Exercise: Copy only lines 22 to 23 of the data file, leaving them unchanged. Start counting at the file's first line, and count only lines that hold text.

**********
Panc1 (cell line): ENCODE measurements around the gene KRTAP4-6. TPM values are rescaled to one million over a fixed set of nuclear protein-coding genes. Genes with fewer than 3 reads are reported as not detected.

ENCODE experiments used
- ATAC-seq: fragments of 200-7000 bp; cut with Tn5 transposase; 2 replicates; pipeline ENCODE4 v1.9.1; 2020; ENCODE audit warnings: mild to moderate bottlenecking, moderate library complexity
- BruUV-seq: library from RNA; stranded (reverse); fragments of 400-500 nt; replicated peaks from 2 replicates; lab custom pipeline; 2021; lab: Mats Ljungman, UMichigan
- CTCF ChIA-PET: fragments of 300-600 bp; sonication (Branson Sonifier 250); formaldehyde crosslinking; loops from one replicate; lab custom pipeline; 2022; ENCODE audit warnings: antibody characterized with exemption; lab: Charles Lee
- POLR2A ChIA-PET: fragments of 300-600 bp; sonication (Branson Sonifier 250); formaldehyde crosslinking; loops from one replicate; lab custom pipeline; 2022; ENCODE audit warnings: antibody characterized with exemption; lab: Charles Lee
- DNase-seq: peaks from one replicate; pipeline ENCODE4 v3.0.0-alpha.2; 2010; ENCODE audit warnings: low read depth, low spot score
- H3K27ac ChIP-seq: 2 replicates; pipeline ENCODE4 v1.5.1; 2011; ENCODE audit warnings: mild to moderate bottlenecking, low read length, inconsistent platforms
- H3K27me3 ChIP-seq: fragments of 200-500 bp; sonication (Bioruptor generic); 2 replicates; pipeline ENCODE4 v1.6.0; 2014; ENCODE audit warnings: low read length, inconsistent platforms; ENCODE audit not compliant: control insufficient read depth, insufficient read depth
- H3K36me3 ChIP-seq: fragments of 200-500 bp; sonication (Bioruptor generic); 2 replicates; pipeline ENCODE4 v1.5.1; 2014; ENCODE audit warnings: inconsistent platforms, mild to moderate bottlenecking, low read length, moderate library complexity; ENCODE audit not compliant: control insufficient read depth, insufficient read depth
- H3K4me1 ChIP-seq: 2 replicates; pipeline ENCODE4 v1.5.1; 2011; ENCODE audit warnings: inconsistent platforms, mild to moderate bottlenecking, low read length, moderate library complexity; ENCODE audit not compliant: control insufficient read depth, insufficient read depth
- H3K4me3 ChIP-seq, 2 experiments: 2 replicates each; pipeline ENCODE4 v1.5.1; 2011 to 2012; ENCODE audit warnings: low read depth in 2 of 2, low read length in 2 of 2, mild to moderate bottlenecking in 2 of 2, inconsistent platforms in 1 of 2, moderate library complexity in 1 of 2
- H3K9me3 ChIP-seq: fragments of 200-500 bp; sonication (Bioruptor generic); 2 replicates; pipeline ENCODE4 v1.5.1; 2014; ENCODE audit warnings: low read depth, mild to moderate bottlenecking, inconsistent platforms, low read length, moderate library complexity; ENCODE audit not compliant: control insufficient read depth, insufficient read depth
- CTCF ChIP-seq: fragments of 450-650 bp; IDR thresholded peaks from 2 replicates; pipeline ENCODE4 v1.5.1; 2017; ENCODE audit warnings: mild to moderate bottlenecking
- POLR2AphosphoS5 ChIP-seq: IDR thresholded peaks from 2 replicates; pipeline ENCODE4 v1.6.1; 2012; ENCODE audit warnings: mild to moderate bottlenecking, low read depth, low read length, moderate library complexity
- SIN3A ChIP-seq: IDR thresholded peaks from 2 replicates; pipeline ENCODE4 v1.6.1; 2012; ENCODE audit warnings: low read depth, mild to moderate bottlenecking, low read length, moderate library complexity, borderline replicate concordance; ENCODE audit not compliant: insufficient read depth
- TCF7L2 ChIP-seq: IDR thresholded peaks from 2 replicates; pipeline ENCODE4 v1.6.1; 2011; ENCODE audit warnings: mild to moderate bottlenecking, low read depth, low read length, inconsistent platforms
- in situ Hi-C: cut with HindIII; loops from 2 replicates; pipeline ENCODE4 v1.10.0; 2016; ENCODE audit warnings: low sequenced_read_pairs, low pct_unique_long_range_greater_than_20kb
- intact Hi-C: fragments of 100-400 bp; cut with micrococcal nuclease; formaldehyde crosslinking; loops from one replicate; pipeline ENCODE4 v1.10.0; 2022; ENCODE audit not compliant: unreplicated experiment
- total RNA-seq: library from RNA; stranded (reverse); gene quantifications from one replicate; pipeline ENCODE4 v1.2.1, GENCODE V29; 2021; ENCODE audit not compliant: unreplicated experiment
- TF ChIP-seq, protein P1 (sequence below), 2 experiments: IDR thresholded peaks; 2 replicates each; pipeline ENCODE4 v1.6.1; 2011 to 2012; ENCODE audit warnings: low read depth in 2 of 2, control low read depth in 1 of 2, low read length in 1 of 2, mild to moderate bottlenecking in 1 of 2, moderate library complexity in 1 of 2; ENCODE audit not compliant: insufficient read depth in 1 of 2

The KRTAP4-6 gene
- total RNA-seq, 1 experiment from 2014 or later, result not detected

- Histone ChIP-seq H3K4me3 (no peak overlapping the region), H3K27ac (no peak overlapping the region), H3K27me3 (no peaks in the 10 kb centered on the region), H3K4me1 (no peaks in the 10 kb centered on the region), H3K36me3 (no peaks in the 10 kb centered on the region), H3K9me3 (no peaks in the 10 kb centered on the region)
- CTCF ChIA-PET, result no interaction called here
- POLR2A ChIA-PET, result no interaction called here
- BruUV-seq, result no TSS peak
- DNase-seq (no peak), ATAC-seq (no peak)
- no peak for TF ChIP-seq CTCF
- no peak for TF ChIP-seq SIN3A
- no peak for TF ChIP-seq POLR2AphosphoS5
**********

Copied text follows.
The KRTAP4-6 gene
- total RNA-seq, 1 experiment from 2014 or later, result not detected